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The Centers for Disease Control and Prevention lifted restrictions on one of the high-level safety labs cut off after an incident last month in which live anthrax samples were mistakenly sent out, exposing dozens of staffers to the potentially deadly bacteria. CDC director Dr. Thomas Frieden was called on the carpet before Congress after that incident, and another one in which a dangerous strain of bird flu virus was mixed with a more harmless strain and sent to another, unsuspecting lab. CDC says it’s appointed a panel of advisers to help it clean up its laboratory safety processes, and is now allowing transfers from one of several biosafety level (BSL) 2 and 3 labs. The opened BSL-3 lab tests and kills tuberculosis samples. The lab that shipped the anthrax by mistake remains closed. “The TB lab’s plan was reviewed and approved by each member of the internal working group; by Mike Bell, CDC’s new Director of Laboratory Safety; and by Dr. Frieden,” CDC said in a statement. Under new rules, each lab must show it has protocols for handling pathogens, that the protocols are being used, and that they are being used by appropriately trained and supervised individuals.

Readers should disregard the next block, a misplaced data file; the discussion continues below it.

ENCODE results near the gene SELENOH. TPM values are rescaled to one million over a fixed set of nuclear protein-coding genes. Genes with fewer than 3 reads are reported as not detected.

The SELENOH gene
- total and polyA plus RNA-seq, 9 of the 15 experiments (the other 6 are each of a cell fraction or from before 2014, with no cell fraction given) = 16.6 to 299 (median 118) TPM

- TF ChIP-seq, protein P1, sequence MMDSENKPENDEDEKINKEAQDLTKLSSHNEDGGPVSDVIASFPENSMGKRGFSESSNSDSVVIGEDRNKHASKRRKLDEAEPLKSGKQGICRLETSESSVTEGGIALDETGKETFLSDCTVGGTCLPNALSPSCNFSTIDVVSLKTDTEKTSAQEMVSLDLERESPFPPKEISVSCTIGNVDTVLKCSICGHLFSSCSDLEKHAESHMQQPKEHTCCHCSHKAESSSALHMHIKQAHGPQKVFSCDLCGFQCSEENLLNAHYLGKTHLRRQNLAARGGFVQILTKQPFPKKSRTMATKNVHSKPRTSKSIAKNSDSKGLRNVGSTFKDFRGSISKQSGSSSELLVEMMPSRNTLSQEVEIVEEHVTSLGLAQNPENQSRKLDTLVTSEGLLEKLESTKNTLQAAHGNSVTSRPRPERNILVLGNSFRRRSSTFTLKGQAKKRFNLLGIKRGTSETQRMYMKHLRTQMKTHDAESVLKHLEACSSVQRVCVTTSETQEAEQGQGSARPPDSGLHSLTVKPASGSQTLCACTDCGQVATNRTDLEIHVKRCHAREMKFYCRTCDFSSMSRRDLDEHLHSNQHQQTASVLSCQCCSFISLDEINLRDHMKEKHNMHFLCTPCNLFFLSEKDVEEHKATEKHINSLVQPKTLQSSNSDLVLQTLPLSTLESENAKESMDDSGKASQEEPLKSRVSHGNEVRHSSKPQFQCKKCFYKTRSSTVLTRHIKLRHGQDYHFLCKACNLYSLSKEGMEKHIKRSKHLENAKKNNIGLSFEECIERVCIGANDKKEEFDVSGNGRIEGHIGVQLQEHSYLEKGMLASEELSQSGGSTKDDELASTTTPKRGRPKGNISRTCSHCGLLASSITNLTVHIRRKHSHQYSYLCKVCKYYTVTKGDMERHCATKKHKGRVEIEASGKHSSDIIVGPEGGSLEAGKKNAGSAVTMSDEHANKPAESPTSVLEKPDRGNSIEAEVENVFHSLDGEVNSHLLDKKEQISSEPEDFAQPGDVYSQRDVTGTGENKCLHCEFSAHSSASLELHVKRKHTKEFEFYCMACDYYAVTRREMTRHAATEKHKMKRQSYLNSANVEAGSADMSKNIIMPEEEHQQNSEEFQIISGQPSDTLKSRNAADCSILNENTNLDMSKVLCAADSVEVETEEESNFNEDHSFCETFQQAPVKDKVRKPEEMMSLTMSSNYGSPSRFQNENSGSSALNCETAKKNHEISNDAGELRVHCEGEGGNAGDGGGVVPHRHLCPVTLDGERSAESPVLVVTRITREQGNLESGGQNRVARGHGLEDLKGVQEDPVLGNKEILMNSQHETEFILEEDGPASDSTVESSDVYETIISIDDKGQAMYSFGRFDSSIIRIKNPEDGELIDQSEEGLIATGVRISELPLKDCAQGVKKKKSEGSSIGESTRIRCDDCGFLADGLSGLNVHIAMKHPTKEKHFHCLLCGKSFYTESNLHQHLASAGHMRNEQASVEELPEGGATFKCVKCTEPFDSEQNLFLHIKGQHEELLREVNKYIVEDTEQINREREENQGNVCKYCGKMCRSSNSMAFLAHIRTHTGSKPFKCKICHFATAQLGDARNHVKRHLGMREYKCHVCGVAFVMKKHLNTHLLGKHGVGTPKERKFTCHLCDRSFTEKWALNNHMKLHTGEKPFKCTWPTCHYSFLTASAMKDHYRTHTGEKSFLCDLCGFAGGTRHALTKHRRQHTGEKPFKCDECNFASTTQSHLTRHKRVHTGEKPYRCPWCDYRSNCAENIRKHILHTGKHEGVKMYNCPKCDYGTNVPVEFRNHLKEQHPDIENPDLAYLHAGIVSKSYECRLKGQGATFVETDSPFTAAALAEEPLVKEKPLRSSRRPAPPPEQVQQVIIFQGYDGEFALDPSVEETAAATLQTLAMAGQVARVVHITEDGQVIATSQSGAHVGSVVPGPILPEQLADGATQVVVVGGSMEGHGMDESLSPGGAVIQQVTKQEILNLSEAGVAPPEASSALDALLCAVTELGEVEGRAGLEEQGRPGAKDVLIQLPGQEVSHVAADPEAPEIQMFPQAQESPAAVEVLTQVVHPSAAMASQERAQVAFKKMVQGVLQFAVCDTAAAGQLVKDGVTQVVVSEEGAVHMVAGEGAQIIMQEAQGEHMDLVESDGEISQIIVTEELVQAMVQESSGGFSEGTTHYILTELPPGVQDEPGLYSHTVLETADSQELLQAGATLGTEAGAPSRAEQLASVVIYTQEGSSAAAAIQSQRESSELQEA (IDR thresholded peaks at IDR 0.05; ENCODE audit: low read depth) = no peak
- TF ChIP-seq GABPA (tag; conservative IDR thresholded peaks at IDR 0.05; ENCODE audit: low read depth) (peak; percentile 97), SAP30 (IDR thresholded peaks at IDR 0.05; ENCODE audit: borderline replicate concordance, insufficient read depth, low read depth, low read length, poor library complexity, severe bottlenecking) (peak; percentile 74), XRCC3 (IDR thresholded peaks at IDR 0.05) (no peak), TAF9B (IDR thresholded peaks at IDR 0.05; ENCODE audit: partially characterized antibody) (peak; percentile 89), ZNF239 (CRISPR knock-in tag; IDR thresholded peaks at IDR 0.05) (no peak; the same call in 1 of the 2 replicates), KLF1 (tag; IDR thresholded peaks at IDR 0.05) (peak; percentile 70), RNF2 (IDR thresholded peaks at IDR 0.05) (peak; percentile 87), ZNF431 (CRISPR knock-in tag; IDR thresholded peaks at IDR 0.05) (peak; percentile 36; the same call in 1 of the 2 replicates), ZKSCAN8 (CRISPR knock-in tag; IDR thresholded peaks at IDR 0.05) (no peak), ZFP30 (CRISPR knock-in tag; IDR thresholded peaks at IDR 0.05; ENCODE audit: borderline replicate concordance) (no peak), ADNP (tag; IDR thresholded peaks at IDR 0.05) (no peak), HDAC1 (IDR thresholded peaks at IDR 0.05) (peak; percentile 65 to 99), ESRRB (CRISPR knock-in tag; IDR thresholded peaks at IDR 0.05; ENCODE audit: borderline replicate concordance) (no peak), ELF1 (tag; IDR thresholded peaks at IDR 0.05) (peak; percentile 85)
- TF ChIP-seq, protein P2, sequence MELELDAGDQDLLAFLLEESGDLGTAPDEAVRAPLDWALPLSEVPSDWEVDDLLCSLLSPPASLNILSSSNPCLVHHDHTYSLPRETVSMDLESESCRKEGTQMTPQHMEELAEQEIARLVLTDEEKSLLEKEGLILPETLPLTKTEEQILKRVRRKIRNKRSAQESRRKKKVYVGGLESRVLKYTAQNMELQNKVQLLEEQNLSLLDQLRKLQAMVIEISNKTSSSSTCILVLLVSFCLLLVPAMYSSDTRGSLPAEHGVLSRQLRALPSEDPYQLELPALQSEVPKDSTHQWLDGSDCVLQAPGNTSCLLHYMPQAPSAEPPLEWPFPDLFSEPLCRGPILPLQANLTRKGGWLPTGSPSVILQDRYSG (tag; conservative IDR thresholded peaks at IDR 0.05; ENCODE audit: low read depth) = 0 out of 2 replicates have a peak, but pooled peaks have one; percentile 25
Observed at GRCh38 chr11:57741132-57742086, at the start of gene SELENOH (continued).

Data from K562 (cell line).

The new external laboratory safety workgroup will work on better safety procedures for labs across the U.S., CDC says. It’s chaired by Joseph Kanabrocki, assistant dean for biosafety and associate professor of microbiology at the University of Chicago.
- CDC Lab Chief Resigns After Anthrax Fumble
- CDC Cracks Down After Anthrax Scare
- 75 Workers Possibly Exposed to Live Anthrax
-- Maggie Fox